- Wood is a strange, living thing. It’s always alive—it expands, contracts, reacts to light and temperature. Wood definitely has spirit.
- Selection. There are 80,000 species of wood, and five ways to cut a log that make every piece of lumber completely different. Our knowledge of wood is a huge part of what we offer the client. The science of wood—how it moves, how dry it is—is a big deal. The cellular makeup of every wood is different.
- Construction. All wood moves; a few woods move two directions. You have to allow space inside the frame for that expansion, or you’ll blow a door, for instance, clear apart, over time. Design may be an art, but construction is a science.
- Hardware. Cabinet hardware has improved 10,000 times since the 1980s, in quality and variety; we’ve got in-depth knowledge of hardware to match aesthetics and function in the best way for the piece.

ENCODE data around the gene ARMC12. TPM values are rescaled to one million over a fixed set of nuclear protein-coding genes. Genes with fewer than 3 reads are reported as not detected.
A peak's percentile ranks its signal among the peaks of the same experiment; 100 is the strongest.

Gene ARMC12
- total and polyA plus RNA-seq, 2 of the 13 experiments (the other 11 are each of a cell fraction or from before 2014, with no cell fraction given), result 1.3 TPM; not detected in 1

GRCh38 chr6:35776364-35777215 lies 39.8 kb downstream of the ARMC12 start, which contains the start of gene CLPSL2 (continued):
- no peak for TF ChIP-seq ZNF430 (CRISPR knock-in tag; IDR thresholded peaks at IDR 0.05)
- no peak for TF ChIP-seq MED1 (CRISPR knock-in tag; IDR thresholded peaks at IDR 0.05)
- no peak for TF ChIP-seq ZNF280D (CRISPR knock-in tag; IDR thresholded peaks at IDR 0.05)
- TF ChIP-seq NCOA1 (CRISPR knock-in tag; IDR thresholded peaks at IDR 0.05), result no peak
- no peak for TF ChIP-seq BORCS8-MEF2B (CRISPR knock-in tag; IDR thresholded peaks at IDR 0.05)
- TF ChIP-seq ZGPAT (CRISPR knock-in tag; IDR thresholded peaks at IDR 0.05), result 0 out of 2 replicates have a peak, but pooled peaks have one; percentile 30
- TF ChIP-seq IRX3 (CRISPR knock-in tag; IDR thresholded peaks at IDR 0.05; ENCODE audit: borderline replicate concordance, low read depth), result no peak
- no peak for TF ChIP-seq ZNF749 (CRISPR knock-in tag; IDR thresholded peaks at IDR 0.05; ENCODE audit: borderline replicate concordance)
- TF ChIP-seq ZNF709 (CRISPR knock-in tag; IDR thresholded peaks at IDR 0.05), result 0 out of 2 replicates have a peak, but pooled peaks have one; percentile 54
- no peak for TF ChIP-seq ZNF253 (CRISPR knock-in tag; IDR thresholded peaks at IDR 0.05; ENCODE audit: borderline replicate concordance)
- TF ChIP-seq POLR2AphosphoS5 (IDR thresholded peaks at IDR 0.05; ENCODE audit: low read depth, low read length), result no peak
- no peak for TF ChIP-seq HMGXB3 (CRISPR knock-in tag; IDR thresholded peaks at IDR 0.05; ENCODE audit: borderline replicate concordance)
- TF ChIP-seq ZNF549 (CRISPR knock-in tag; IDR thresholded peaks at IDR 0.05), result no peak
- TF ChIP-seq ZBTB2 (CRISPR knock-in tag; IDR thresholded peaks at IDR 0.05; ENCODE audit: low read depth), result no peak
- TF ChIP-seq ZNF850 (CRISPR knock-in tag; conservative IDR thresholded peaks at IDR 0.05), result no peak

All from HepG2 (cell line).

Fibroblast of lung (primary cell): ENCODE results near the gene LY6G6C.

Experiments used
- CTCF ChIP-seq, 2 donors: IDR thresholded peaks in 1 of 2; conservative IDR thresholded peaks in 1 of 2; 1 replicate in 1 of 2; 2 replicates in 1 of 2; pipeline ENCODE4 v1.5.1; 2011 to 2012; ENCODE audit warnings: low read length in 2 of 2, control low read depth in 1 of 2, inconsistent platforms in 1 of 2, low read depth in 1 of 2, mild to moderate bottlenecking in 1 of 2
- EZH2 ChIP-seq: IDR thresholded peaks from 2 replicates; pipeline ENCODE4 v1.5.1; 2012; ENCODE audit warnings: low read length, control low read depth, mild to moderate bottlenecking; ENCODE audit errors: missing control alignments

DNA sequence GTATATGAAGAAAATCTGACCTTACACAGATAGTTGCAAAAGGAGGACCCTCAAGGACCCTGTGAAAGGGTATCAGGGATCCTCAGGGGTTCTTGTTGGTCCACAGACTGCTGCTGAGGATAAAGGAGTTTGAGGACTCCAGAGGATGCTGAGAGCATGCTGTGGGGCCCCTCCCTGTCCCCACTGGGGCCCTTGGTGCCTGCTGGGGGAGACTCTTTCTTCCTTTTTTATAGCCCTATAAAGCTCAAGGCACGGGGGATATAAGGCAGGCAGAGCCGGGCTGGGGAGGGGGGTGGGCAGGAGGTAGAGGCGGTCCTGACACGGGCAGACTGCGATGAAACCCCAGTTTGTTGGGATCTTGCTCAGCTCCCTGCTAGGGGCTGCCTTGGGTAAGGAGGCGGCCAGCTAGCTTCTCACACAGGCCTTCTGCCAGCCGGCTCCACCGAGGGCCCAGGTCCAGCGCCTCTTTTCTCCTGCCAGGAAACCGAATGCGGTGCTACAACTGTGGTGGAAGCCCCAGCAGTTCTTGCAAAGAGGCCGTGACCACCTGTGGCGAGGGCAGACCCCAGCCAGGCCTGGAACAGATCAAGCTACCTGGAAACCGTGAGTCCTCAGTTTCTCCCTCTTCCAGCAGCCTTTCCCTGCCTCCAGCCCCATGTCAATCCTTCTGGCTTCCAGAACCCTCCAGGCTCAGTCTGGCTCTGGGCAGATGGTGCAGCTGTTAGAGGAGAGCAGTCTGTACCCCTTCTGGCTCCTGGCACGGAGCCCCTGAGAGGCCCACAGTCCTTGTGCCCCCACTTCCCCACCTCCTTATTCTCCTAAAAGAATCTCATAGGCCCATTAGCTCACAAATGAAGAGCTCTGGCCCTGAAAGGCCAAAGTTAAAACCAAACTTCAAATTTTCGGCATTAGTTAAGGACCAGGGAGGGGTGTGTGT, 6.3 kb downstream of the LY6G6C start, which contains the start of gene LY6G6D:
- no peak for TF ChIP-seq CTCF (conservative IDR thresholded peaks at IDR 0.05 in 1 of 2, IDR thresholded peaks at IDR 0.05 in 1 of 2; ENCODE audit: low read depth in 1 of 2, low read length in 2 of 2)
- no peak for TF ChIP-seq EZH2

- Finishes. If the client wants a particular look, I want to find a natural wood that has it. If it can happen without coloring the wood with dye or oil, it’s more beautiful and lasting, and you’re not hiding the wood itself. If not, we go to finishes. We achieve color by creating dye and oil stains, first dye and then oil, which gives a very deep look of the work, twice as beautiful. It takes more time and more procedures, but it becomes almost translucent. We have to know how light and air is going to affect the product over time.
We’re environmentally sensitive: our scraps are saved for small projects or used for kindling. We generate lots of cardboard and recycle all that. We don’t use endangered woods; we buy from people who harvest properly and responsibly.
There are two main wood-working standards organizations—AWI, the Architectural Woodworking Institute, and WIC, the Woodworking Institute of California. They lab-test joints and create standards from utility to custom and premium grades. We build everything to meet the premium grade standards of both organizations. For instance, you’ll see no surface fasteners or nails in our work.